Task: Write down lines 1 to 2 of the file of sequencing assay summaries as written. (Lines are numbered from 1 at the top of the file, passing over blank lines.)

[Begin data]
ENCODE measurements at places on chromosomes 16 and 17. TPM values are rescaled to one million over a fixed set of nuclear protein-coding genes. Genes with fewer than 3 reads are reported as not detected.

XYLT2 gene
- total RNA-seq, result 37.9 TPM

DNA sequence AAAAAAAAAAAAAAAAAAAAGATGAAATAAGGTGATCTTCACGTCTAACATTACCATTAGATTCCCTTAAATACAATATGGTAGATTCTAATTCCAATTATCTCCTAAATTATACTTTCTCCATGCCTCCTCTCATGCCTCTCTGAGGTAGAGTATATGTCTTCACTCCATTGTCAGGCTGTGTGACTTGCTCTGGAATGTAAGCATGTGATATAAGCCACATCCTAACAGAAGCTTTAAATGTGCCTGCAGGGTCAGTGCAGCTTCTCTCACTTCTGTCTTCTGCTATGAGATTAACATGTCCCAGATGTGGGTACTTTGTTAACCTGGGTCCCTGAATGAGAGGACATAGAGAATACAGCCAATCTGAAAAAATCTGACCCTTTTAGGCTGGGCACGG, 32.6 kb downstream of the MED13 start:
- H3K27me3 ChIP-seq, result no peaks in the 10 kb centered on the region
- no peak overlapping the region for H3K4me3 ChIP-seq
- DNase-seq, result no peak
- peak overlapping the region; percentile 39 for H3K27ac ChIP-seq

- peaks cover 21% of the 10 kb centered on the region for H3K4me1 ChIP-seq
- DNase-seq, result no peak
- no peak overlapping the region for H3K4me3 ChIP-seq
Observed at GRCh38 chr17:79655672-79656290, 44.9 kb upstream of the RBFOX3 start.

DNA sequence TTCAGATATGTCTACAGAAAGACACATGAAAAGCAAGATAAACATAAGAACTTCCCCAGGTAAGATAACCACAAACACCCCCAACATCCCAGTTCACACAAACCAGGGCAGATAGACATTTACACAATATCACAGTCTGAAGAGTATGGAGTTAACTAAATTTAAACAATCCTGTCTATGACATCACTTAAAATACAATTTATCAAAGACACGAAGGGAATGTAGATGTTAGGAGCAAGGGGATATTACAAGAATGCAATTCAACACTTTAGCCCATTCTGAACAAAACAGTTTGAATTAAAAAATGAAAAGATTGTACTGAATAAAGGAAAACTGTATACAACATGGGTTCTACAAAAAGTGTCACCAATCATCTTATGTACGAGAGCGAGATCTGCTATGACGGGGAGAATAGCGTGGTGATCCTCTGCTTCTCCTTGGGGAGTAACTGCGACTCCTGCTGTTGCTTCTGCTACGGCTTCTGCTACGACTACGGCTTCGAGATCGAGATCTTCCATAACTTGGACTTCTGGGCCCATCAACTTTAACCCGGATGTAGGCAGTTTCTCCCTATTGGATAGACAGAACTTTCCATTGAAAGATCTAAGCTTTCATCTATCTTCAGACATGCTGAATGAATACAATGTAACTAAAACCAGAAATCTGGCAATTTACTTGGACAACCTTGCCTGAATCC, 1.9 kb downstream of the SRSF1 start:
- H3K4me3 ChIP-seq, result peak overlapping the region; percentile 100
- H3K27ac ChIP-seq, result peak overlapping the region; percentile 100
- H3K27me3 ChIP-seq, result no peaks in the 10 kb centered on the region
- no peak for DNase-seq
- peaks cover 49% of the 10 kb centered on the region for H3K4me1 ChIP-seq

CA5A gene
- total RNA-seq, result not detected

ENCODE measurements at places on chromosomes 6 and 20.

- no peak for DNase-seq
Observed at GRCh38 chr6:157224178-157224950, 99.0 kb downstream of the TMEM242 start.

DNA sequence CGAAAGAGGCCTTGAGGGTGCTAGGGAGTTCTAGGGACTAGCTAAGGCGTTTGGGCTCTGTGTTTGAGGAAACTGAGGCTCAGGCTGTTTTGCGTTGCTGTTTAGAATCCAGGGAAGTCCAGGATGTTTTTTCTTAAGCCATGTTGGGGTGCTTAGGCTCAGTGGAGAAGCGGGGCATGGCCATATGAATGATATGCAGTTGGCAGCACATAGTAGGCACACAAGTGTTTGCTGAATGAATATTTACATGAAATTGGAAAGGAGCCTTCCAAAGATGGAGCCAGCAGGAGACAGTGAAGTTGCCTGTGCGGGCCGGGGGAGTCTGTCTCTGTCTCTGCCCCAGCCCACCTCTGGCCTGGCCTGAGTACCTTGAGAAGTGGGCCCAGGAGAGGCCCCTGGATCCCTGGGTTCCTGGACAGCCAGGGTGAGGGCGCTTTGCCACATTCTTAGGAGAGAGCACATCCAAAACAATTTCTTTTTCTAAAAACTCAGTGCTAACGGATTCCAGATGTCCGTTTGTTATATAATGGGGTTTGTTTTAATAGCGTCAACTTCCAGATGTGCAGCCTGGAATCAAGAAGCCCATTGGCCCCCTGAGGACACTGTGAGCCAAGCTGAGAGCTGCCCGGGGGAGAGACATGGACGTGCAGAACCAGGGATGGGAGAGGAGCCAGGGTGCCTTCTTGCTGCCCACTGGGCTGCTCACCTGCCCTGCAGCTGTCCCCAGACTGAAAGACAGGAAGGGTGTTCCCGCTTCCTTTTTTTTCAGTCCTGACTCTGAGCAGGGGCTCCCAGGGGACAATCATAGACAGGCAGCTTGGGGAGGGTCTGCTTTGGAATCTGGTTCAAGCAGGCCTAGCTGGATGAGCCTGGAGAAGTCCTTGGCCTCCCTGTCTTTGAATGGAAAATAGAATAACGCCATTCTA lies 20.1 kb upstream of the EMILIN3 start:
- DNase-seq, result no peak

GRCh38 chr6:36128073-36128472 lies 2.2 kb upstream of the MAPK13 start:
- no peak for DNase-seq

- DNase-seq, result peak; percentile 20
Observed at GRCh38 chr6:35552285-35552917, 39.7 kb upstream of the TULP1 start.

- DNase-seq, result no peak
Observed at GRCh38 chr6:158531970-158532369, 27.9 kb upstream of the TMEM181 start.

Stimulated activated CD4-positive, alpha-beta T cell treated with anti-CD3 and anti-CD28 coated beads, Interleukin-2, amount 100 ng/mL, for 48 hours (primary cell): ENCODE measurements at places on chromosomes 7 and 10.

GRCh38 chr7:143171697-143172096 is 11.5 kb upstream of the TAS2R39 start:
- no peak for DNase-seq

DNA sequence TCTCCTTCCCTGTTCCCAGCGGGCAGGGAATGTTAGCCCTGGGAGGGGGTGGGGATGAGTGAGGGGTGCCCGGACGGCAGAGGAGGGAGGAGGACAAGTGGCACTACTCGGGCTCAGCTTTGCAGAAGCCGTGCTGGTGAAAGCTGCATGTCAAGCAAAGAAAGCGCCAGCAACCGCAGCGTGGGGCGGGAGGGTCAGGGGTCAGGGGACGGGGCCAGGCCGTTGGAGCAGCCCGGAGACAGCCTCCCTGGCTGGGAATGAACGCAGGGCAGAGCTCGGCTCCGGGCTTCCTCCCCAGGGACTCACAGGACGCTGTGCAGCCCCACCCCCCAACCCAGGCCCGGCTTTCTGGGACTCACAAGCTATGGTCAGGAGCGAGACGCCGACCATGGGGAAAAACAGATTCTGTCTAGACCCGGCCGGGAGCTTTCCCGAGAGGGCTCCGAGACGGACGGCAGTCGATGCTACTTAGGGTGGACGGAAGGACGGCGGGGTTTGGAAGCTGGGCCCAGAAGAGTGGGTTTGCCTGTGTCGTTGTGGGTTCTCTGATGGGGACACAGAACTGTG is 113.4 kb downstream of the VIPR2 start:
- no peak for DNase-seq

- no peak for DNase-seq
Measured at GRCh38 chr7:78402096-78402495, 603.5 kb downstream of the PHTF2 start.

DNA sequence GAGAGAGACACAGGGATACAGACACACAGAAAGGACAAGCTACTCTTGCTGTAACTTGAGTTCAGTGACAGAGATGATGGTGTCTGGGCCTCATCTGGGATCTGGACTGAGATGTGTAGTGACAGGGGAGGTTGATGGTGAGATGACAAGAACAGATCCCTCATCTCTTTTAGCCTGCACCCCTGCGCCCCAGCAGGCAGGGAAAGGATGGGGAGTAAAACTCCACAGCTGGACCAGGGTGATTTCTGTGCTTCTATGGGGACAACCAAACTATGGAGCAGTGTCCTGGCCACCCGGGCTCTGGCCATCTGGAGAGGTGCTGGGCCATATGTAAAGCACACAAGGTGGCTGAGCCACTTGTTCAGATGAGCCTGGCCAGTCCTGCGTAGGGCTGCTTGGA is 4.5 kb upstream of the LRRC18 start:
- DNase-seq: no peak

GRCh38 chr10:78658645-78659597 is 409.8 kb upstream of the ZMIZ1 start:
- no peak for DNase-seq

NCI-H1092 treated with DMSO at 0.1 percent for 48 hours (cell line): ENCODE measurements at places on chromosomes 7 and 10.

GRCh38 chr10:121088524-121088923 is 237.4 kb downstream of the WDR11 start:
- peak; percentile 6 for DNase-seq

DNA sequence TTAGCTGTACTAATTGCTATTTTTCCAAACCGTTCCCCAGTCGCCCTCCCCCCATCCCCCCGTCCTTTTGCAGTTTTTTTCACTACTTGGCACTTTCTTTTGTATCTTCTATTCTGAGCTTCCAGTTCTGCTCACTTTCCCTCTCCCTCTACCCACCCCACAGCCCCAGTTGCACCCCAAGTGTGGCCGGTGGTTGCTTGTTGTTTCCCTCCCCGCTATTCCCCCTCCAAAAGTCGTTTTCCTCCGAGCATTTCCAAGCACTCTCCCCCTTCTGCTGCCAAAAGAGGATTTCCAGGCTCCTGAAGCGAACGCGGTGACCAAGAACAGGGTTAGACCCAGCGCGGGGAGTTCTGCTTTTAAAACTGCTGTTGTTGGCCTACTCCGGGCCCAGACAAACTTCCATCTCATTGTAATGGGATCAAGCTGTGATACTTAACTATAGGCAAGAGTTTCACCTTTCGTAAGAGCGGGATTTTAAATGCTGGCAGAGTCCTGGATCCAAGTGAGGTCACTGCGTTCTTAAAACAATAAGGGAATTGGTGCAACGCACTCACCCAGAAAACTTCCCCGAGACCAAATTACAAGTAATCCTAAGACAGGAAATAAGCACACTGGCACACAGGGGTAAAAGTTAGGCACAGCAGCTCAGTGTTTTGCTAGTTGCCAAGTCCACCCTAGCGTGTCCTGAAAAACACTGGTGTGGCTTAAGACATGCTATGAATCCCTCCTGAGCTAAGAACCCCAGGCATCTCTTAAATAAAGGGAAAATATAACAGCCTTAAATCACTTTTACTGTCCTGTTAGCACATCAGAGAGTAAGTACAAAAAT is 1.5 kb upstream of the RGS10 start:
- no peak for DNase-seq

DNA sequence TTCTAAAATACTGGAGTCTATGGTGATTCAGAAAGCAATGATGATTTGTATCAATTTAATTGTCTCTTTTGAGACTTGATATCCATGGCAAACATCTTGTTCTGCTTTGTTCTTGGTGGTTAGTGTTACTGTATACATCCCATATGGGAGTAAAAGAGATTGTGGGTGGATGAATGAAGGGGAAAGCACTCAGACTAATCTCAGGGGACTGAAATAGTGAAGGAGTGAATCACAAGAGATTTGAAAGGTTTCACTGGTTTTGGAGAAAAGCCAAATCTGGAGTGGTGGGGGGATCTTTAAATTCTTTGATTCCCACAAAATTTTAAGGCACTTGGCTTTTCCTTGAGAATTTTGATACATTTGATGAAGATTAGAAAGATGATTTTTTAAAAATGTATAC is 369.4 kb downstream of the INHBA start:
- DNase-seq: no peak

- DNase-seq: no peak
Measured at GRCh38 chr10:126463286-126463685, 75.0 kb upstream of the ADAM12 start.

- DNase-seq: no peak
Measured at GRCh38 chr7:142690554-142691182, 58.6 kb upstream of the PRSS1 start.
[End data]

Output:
ENCODE measurements at places on chromosomes 16 and 17. TPM values are rescaled to one million over a fixed set of nuclear protein-coding genes. Genes with fewer than 3 reads are reported as not detected.

XYLT2 gene